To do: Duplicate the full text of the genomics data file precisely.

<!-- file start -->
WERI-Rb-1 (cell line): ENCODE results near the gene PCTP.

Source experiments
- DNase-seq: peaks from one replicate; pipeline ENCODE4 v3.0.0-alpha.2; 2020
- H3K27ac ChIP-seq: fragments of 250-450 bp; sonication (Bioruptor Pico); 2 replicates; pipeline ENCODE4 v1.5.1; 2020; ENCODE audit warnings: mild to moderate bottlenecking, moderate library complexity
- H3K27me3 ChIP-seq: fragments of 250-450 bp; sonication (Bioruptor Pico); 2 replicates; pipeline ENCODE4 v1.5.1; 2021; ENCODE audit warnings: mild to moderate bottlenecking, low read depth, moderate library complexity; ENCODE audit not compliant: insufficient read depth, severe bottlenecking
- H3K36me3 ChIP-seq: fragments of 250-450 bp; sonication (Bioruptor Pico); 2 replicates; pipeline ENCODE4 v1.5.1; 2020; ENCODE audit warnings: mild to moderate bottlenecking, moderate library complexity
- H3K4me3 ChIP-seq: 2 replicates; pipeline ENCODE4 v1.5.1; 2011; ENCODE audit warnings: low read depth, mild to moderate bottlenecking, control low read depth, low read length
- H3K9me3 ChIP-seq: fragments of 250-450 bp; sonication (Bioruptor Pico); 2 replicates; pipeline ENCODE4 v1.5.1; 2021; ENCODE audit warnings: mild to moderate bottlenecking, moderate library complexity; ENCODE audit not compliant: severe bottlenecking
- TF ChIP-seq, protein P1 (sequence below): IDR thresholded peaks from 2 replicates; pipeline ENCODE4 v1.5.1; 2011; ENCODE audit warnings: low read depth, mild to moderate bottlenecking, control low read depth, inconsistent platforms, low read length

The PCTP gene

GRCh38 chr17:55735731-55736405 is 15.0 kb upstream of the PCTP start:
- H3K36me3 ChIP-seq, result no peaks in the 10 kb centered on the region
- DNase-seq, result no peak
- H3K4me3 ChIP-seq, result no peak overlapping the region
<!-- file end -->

WERI-Rb-1 (cell line): ENCODE results near the gene PCTP.

Source experiments
- DNase-seq: peaks from one replicate; pipeline ENCODE4 v3.0.0-alpha.2; 2020
- H3K27ac ChIP-seq: fragments of 250-450 bp; sonication (Bioruptor Pico); 2 replicates; pipeline ENCODE4 v1.5.1; 2020; ENCODE audit warnings: mild to moderate bottlenecking, moderate library complexity
- H3K27me3 ChIP-seq: fragments of 250-450 bp; sonication (Bioruptor Pico); 2 replicates; pipeline ENCODE4 v1.5.1; 2021; ENCODE audit warnings: mild to moderate bottlenecking, low read depth, moderate library complexity; ENCODE audit not compliant: insufficient read depth, severe bottlenecking
- H3K36me3 ChIP-seq: fragments of 250-450 bp; sonication (Bioruptor Pico); 2 replicates; pipeline ENCODE4 v1.5.1; 2020; ENCODE audit warnings: mild to moderate bottlenecking, moderate library complexity
- H3K4me3 ChIP-seq: 2 replicates; pipeline ENCODE4 v1.5.1; 2011; ENCODE audit warnings: low read depth, mild to moderate bottlenecking, control low read depth, low read length
- H3K9me3 ChIP-seq: fragments of 250-450 bp; sonication (Bioruptor Pico); 2 replicates; pipeline ENCODE4 v1.5.1; 2021; ENCODE audit warnings: mild to moderate bottlenecking, moderate library complexity; ENCODE audit not compliant: severe bottlenecking
- TF ChIP-seq, protein P1 (sequence below): IDR thresholded peaks from 2 replicates; pipeline ENCODE4 v1.5.1; 2011; ENCODE audit warnings: low read depth, mild to moderate bottlenecking, control low read depth, inconsistent platforms, low read length

The PCTP gene

GRCh38 chr17:55735731-55736405 is 15.0 kb upstream of the PCTP start:
- H3K36me3 ChIP-seq, result no peaks in the 10 kb centered on the region
- DNase-seq, result no peak
- H3K4me3 ChIP-seq, result no peak overlapping the region